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10:10 PM July 5th, 2016

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July 5th, 2016 10:10 PM

Perhaps the most interesting news for traffic managers and motorists in Cebu last week (other than the heavy downpour that caused massive traffic here in the metropolis) was Senate Bill No. 11 filed by Sen. Franklin Drilon otherwise known as the “Transportation Crisis Act of 2016.”

This bill seeks to grant emergency powers to the Duterte administration to “capacitate him in addressing the horrendous traffic situation within and outside Metro Manila.”

These powers include being able to utilize alternative modes of procurement, prohibition on lower courts from issuing temporary restraining orders (TRO) on critical transportation related projects, and the power to reorganize the Department of Transportation and the Metropolitan Manila Development Authority.

The proposed bill would be effective for two years “unless sooner withdrawn by a resolution of Congress, without prejudice to rights and benefits that may have been vested, and culpabilities and liabilities that may have been incurred.”

The inclusion of Cebu in the proposed bill is a welcome development here for traffic managers and motorists alike and is an affirmation of Cebu’s vital role in the national economy since traffic congestion here can have a significant impact in the rest of the country.

Certainly one can agree with the characterization of the state of Philippine traffic as being a crisis.

What is interesting to note is that the title of the proposed bill relates to a crisis in transportation rather than a traffic crisis, an important distinction signifying a paradigm shift in government policy – from moving cars to moving people.

Traffic is merely a symptom; the main cause of traffic is the lack of adequate transportation infrastructure – both the physical and institutional kind.

The proposed bill has not yet been made available online. Looking at the powers being granted to the Executive Branch from news reports, however, it would appear that the three main problems identified as significant bottlenecks to addressing the transportation crisis are the procurement process, legal challenges and administration.

The default mode of procurement, competitive bidding, is a necessary evil (even for the private sector) to get the best value for money. The more complex the project, as transportation projects definitely are, the lengthier and more complicated competitive bidding becomes.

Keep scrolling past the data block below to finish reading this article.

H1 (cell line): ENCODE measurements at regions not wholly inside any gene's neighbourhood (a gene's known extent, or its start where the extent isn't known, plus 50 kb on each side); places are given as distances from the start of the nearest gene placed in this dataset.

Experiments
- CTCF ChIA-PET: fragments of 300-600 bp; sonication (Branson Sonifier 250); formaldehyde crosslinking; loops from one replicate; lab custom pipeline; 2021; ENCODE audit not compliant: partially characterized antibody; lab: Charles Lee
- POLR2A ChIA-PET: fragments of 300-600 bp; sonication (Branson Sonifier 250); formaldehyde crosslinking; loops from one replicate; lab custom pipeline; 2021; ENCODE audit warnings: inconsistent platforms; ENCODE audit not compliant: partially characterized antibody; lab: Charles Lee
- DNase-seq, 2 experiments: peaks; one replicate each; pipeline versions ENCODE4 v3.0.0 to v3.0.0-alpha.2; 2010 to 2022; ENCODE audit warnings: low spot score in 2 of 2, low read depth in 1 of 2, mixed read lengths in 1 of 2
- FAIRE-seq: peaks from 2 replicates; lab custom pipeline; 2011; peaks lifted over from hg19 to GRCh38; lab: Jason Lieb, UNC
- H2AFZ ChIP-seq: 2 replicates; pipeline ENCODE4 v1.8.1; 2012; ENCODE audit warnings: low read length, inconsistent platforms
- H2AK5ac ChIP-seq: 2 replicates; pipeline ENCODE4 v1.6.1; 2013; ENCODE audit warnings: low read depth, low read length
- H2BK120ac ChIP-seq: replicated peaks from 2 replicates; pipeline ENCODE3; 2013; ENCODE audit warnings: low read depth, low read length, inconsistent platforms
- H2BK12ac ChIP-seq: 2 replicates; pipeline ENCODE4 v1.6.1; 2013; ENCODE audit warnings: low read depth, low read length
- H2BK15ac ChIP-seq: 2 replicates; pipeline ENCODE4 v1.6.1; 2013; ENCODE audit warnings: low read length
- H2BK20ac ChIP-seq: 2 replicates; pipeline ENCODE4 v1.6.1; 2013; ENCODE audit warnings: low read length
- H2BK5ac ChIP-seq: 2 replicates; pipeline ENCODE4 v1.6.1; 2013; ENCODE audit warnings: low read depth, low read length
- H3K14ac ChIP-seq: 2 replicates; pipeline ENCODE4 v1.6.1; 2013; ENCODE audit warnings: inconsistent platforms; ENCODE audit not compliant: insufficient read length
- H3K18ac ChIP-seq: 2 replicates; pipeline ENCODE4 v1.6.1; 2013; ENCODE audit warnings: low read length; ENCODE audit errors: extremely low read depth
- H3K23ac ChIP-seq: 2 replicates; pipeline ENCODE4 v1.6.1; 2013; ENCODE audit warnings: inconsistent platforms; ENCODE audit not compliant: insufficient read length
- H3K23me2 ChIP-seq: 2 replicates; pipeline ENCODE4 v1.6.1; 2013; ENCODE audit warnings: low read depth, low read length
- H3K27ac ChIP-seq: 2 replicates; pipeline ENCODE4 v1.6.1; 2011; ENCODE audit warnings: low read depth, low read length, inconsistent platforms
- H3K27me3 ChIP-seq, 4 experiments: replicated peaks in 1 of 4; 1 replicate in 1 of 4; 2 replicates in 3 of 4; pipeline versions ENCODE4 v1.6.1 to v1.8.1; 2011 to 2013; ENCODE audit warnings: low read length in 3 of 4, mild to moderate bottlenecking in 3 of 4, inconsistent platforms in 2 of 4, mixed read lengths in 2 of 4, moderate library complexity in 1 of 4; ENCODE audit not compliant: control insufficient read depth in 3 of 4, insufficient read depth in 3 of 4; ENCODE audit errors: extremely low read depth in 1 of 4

Being able to immediately resort to the alternative modes will be a boon for project implementers and a bane for anti-corruption watchdogs since the proposed bill does not waive the principles of transparency, competitiveness and accountability set forth in our procurement law.

Personally, the challenge in the procurement process is not so much in competitive bidding itself but rather in the identification of effective projects.

The Duterte administration, as well as local government units in Cebu, will have its hands full in trying to select which projects it should prioritize.

Cable cars? Bus Rapid Transit? Light Rail Transit? Subways? Airports?

Where should these projects be implemented to achieve the maximum benefit for both the commuting public and motorists? The key, I think, lies in effective master planning by the agencies concerned.

Once a master plan for transportation has been established and accepted by the general public, the full benefits of resorting to alternate modes can be realized.

Shortcutting the planning process has significantly more dire consequences than expediting the procurement process.

Legal challenges are a trickier stumbling block for project implementation. Each legal challenge is unique to the circumstances of the complainant and there is truth to the adage that you can’t please everybody, especially in government work.

Moreover, Republic Act 8975 or An Act to Ensure the Expeditious Completion of Government Infrastructure Projects already prohibits the issuances of TROs, Preliminary Injunctions and Preliminary Mandatory Injunctions for national government projects.

It will be interesting to see what difference the proposed Transportation Crisis Act will have on this matter.

(Atty. Rafael Yap heads the Cebu City Transportation Office and is Cebu City Hall’s point person for the Bus Rapid Transport project).

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